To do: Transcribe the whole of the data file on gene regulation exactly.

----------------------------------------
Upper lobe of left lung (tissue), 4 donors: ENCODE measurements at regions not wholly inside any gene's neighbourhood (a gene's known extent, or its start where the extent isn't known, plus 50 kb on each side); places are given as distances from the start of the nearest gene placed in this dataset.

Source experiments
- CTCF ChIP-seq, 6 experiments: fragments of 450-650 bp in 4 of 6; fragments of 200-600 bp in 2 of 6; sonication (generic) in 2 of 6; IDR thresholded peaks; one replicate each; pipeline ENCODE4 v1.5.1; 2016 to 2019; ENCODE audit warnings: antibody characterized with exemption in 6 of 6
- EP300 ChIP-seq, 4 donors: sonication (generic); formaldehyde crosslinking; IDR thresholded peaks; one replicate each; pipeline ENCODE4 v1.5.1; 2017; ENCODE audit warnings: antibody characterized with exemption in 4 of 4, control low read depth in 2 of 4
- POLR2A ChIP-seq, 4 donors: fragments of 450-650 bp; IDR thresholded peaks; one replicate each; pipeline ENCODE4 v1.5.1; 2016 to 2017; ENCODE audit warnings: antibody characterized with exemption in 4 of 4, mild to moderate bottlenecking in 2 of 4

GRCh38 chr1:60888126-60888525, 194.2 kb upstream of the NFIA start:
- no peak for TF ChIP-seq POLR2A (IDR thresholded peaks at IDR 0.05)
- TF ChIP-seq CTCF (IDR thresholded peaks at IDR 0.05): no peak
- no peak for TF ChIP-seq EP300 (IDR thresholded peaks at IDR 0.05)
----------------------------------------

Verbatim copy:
Upper lobe of left lung (tissue), 4 donors: ENCODE measurements at regions not wholly inside any gene's neighbourhood (a gene's known extent, or its start where the extent isn't known, plus 50 kb on each side); places are given as distances from the start of the nearest gene placed in this dataset.

Source experiments
- CTCF ChIP-seq, 6 experiments: fragments of 450-650 bp in 4 of 6; fragments of 200-600 bp in 2 of 6; sonication (generic) in 2 of 6; IDR thresholded peaks; one replicate each; pipeline ENCODE4 v1.5.1; 2016 to 2019; ENCODE audit warnings: antibody characterized with exemption in 6 of 6
- EP300 ChIP-seq, 4 donors: sonication (generic); formaldehyde crosslinking; IDR thresholded peaks; one replicate each; pipeline ENCODE4 v1.5.1; 2017; ENCODE audit warnings: antibody characterized with exemption in 4 of 4, control low read depth in 2 of 4
- POLR2A ChIP-seq, 4 donors: fragments of 450-650 bp; IDR thresholded peaks; one replicate each; pipeline ENCODE4 v1.5.1; 2016 to 2017; ENCODE audit warnings: antibody characterized with exemption in 4 of 4, mild to moderate bottlenecking in 2 of 4

GRCh38 chr1:60888126-60888525, 194.2 kb upstream of the NFIA start:
- no peak for TF ChIP-seq POLR2A (IDR thresholded peaks at IDR 0.05)
- TF ChIP-seq CTCF (IDR thresholded peaks at IDR 0.05): no peak
- no peak for TF ChIP-seq EP300 (IDR thresholded peaks at IDR 0.05)